Background: Protein kinase C-θ (PKCθ) plays an important role in signal transduction down-stream of the T cell receptor and T cells deficient of PKCθ show impaired NF-κB as well as NFAT/AP-1 activation resulting in strongly decreased IL-2 expression and proliferation. However, it is not yet entirely clear, how the function of PKCθ - upon T cell activation - is regulated on a molecular level.
Findings: Employing a yeast two-hybrid screen and co-immunoprecipitation analyses, we here identify coronin 1A (Coro1A) as a novel PKCθ-interacting protein. We show that the NH2-terminal WD40 domains of Coro1A and the C2-like domain of PKCθ are sufficient for the interaction. Furthermore, we confirm a physical interaction by GST-Coro1A mediated pull-down of endogenous PKCθ protein. Functionally, wild-type but not Coro1A lacking its actin-binding domain negatively interferes with PKCθ-dependent NF-κB, Cyclin D1 and IL-2 transactivation when analysed with luciferase promoter activation assays in Jurkat T cells. This could be phenocopied by pharmacological inhibitors of actin polymerization and PKC, respectively. Mechanistically, Coro1A overexpression attenuates both lipid raft and plasma membrane recruitment of PKCθ in CD3/CD28-activated T cells. Using primary CD3(+) T cells, we observed that (opposite to PKCθ) Coro1A does not localize preferentially to the immunological synapse. In addition, we show that CD3(+) T cells isolated from Coro1A-deficient mice show impaired IKK/NF-κB transactivation.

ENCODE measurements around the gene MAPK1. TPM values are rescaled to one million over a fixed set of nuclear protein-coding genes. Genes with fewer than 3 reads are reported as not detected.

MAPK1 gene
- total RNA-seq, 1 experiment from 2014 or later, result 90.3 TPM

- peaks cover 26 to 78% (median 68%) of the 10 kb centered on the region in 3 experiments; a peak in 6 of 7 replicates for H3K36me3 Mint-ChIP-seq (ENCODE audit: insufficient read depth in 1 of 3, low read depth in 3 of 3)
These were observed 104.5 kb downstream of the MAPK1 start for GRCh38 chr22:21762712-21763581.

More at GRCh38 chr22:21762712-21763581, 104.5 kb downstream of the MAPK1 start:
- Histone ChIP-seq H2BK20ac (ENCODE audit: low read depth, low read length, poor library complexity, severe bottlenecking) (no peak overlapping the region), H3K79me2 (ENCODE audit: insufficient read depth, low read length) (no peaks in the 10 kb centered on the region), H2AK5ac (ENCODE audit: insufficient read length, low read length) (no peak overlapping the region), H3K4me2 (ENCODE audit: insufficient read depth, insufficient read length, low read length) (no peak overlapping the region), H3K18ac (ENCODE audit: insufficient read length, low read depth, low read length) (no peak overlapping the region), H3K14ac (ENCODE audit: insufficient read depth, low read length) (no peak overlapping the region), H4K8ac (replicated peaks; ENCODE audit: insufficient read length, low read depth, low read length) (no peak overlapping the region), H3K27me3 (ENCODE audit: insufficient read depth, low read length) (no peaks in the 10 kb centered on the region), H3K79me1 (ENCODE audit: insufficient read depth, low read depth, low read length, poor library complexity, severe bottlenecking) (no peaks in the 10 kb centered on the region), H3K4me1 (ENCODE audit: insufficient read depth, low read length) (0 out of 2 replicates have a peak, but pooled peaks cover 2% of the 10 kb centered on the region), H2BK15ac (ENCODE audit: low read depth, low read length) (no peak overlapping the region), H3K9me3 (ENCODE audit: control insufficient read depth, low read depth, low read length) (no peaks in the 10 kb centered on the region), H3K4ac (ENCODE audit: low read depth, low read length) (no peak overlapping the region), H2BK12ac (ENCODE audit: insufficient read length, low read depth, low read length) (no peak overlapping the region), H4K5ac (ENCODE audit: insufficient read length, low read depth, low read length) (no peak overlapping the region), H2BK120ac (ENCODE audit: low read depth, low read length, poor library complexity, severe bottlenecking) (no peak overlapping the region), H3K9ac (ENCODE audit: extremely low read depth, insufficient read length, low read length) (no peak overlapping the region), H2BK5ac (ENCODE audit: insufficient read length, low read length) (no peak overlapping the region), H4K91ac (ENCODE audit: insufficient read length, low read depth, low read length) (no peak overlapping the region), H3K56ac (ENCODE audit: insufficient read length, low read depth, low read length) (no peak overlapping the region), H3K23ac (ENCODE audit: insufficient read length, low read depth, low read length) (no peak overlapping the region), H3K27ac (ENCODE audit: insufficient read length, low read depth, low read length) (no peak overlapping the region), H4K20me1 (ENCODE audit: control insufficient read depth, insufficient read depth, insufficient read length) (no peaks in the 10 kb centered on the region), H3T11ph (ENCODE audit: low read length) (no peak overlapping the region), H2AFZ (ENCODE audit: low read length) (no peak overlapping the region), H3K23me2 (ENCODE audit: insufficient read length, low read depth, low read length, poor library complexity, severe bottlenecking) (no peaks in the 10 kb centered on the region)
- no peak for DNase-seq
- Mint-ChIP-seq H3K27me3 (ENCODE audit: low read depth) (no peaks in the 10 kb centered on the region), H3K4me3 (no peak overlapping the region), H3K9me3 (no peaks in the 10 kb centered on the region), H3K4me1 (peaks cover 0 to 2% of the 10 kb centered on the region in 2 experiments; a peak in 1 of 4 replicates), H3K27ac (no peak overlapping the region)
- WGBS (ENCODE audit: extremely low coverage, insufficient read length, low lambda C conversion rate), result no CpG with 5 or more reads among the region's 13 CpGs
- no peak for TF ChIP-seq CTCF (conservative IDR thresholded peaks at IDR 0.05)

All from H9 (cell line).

Conclusions: Together, these findings both in Jurkat T cells as well as in primary T cells indicate a regulatory role of Coro1A on PKCθ recruitment and function downstream of the TCR leading to NF-κB transactivation.